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Check Engine Light

When your car's check engine light comes on, it can be a frustrating experience since it can be caused by any number of reasons. Since modern vehicles have computer systems that control much of the car, the check engine light can be caused by a computer issue. Diagnosing a car's computer system can be a complicated process. At Sallas Auto Repair, we have the advanced diagnostic tools necessary to find the reason behind the light.

Check Engine Light - Sallas Auto Repair

Common Causes For The Check Engine Light

There are some pretty common causes for the check engine light to come on. Without reading the car's computer, you won't be able to diagnose the problem, so it's best to have the actual reason diagnosed. Here are the most common reasons behind a check engine light.

Loose Gas Cap

A loose gas cap can actually cause fuel vapors to escape from the car and confuse the fuel system. If your gas cap is loose or wasn't screwed on properly, tightening the gas cap can eliminate the problem. You may also want to check your gas cap for any cracks.

Faulty Oxygen Sensor

The oxygen sensor is located in your car's exhaust and it carefully monitors the amount of oxygen remaining from your fuel after combustion occurs. Some fuels are considered "rich" meaning they have less oxygen left over than the typical ratio of air to fuel. "Lean" fuels have too much oxygen remaining after combustion. Both of these scenarios can negatively affect your vehicle and the environment. Your car's oxygen sensor monitors the ratio of air to fuel and makes adjustments to keep your car running efficiently. Over time, an oxygen sensor can stop reading correctly if it gets covered in oil ash.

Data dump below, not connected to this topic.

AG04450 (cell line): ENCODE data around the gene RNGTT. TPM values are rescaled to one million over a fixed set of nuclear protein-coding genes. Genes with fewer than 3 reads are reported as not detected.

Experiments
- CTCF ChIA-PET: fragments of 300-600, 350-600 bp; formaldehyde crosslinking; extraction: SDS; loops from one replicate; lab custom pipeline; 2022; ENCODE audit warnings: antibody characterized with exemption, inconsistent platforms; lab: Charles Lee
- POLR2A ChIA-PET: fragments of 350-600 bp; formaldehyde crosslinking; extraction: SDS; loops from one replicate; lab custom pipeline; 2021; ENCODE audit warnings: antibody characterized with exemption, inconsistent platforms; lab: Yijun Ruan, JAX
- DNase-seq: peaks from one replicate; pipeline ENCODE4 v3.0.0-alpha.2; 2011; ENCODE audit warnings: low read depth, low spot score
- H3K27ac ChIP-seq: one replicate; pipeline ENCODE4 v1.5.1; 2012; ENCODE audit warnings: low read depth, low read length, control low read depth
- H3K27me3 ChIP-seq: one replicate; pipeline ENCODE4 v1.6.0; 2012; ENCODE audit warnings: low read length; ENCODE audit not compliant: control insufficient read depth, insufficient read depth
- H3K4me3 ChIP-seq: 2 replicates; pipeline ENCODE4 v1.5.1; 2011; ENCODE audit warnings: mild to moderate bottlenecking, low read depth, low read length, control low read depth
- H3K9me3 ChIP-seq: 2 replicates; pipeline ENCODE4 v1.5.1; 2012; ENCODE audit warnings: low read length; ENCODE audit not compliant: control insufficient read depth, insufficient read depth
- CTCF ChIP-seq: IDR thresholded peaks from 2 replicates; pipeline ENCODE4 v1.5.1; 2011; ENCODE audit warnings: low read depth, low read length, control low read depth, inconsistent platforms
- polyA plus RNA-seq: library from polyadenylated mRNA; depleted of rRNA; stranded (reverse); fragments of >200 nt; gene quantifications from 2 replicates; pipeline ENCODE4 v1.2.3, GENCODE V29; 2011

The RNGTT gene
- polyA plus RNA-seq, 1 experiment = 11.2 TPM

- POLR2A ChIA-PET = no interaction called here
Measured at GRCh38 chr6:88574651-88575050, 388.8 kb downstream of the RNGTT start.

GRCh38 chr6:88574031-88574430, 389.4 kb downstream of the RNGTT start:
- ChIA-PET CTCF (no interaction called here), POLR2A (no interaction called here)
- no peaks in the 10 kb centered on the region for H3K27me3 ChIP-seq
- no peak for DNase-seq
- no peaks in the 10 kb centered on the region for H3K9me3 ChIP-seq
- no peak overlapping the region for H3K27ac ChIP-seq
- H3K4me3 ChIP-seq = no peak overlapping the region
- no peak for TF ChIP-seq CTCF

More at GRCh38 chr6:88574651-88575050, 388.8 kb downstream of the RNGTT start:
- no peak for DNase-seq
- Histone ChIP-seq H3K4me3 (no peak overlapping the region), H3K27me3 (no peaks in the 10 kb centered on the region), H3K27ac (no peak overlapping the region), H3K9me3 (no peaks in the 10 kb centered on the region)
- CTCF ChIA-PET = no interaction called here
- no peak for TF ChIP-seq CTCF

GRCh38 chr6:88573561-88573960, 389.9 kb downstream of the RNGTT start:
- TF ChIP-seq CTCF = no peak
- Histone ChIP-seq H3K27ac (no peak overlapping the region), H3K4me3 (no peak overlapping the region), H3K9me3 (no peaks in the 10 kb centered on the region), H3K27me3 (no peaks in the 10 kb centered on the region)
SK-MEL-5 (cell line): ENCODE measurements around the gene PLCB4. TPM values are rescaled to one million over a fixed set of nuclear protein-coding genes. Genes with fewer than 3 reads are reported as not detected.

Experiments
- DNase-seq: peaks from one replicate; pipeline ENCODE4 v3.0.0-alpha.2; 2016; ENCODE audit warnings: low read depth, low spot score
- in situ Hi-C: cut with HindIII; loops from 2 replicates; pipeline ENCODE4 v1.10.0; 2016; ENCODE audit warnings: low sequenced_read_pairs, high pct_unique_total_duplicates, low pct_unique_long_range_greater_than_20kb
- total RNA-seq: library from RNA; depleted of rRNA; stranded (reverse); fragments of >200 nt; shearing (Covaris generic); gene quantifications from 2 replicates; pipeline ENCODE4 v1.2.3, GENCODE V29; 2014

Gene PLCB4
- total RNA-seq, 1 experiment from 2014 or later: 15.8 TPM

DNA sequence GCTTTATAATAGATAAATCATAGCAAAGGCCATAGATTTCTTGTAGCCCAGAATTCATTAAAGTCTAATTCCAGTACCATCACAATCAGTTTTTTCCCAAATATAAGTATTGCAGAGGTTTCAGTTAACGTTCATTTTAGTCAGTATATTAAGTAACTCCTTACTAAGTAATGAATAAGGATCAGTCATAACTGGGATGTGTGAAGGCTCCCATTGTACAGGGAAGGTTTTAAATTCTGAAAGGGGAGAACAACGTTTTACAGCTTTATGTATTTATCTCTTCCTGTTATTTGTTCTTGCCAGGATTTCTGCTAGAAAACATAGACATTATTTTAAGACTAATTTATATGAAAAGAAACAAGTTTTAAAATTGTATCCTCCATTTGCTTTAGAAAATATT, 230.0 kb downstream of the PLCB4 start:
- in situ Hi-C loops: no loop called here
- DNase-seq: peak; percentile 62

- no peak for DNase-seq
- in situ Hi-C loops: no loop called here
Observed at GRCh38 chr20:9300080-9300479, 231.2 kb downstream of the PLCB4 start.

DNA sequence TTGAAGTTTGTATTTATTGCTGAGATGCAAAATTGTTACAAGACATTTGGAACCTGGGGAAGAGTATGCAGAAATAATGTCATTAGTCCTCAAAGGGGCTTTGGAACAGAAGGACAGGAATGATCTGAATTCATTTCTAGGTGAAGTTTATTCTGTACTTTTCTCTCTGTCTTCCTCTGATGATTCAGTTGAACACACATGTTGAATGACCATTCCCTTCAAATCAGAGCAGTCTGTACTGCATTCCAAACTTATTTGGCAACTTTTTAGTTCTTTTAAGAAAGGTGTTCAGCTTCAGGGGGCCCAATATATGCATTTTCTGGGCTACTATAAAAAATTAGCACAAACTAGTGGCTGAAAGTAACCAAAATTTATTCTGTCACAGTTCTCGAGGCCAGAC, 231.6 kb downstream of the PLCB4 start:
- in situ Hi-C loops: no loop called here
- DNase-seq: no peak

Typically replacing an oxygen sensor is not a costly repair (except in some European vehicles). However, if you do not have an oxygen sensor replaced in a timely manner, it can lead to a much more expensive repair by ruining your catalytic converter.

Mass Air Flow Sensor

The mass air flow sensor tells the computer how much fuel to add to the engine based on how much air is coming from the engine after combustion. Typically a mass air flow sensor reading can actually be caused by the car's air filter. If the air filter was not installed properly, or if it hasn't been changed in a while (you should have your air filter changed on a regular basis), it can give a false reading to the mass air flow sensor.

It's important to have this issue inspected by a professional mechanic because a problem with your mass air flow sensor not only reduces your gas mileage, but it can also cause your car to stall out, leaving you stranded on the road.

Failing Spark Plug

A failing spark plug can cause a misfire in your spark plugs, leading to less power in your car, sluggish performance, and ultimately it can damage your catalytic converter. If a spark plug is failing, your check engine light will typically blink on and off. Although a problem with your spark plugs mostly likely won't leave you stranded on the side of the road, it's important to have a spark plug problem corrected immediately.

The Bottom Line

The bottom line regarding the check engine light is that it can be caused by a variety of items. The best thing to do is to have a professional hook up a diagnostic tool to your car's computer and inform you of the code. Don't let a check engine light go for too long without being checked.

Call Sallas Auto today to have a specialist diagnose the reason your light came on.